Wednesday, November 30, 2011

Traditional Bread-Making: Modern Edition

Remember back when I posted about trying to learn to make traditional Omani bread in Al Hamra? I really couldn't do it. I knew I was devastated to a life of never getting married.

But then, one morning, I awoke and went down to the kitchen, only to find my host family down there, making the same traditional bread! The thing is, our version seems so much more safe in comparison. For starters, we were using a small gas burner rather than a large open fire. Secondly, we were using a tool to spread the dough around rather than using our hands. I must say that both of those additions to the process improve the safety rating in my mind by a LOT!

خبز is the Arabic word for bread, pronounced khobz.

Essentially, this bread is just a flour/water combination because it doesn't need a leavening agent. It can be eaten at all meals or just for a snack (if you're so inclined). It's crunchy but also quite soft... I really like it (though admittedly my favorite bread is the Iranian kind. Slightly off topic but Iran is not a big deal here, and when I tell them that it's so weird for me to think of people I know going there everyone tends to be like "why? It's not a problem! I was completely shocked when a host aunt of mine announced that the next week she would just be going to Iran. Everyone else wasn't phased at all, because it's not a big deal. Anyways, the point is that Iranian bread is really good.)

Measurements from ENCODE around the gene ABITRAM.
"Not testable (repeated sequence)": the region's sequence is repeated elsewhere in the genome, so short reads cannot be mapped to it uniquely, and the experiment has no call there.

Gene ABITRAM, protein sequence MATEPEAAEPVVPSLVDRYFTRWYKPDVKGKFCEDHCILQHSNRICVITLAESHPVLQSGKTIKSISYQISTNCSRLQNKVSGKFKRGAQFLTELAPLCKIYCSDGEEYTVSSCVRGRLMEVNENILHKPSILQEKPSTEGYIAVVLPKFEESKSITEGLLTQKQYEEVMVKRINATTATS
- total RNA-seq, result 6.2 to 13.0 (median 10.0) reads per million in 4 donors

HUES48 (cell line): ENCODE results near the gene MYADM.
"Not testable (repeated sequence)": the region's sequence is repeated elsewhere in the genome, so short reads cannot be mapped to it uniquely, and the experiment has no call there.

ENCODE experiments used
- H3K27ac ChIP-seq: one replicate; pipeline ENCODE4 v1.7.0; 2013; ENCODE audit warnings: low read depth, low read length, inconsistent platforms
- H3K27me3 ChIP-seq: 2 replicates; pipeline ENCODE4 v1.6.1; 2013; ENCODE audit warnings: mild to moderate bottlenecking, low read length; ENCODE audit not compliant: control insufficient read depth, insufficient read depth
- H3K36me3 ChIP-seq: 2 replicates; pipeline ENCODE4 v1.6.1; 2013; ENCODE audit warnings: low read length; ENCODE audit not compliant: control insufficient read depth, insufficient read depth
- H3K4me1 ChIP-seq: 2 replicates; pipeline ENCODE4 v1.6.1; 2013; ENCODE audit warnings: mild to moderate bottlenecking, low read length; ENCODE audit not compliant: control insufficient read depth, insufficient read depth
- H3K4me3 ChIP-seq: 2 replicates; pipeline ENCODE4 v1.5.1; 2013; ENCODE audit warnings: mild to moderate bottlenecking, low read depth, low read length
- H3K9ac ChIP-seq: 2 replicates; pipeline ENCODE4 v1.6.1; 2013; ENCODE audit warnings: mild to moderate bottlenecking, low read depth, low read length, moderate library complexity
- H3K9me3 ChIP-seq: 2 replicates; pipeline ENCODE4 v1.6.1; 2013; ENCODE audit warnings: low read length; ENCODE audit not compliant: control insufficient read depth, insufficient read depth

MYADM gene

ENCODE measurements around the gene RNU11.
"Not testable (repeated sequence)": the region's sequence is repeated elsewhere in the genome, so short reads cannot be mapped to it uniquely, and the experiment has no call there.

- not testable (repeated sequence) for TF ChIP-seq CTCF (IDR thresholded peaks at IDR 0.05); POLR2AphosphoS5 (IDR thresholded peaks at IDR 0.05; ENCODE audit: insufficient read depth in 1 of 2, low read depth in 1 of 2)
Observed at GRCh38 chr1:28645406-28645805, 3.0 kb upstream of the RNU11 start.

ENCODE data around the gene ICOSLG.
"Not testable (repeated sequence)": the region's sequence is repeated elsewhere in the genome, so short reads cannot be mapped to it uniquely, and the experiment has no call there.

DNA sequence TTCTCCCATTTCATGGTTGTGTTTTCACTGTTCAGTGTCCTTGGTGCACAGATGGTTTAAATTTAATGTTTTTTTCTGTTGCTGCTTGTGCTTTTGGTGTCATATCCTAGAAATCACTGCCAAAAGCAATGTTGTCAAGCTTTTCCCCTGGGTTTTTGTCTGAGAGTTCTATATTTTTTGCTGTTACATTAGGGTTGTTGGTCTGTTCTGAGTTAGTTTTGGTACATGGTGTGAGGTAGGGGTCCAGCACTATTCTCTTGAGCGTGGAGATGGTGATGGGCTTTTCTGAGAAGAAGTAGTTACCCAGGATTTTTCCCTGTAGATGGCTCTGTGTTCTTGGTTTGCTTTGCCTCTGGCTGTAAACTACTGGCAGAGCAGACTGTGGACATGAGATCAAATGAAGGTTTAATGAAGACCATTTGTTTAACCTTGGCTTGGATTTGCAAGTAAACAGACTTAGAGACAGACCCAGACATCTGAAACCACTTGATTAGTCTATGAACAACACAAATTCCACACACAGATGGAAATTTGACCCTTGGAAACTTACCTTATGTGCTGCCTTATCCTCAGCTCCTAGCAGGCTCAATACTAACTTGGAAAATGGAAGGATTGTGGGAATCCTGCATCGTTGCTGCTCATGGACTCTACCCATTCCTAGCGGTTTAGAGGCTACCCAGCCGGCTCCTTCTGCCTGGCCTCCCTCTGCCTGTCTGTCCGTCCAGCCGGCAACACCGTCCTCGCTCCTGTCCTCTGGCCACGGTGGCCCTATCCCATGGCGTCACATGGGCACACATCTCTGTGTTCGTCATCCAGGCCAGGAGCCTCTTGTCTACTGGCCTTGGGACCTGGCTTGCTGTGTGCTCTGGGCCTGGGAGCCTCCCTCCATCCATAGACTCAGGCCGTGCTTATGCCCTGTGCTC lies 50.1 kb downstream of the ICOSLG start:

So here, using pictures, I'll try to explain the process of making Omani bread.
First, you spread the dough around. It has to be super thin in order to work! We used a knife and spatula for this. Traditionally, you just take a glob and dab it around. That saves some dough later on because it doesn't have to be removed, but is pretty dangerous (at least for an uncoordinated amrekiyya like myself).
Then you remove all of the extra dough. The bread is cooking during this time... you have to be quick though or it will burn!

This is our addition for breakfast... we cracked an egg on top. This isn't traditional, but it's really delicious! After the egg cooks, you use the knife to slit under the bread to remove it. It comes right off if you use the right kind of pan. 


Here's the finished product. It's folded into fourths and then eaten! Yummy!



4 comments:

  1. Going to “Iran” is no big deal cause your host family, dear Emma, are Shi'a Muslims.
    It is a BIG deal to other sects…at least it is to me as a Sunni Muslim.
    Tata.

    ReplyDelete
  2. Hmm, that's interesting. I actually didn't know that.

    Thanks for letting me know!

    ReplyDelete
  3. This looks really interesting/tasty.

    Nom nom nom!

    ReplyDelete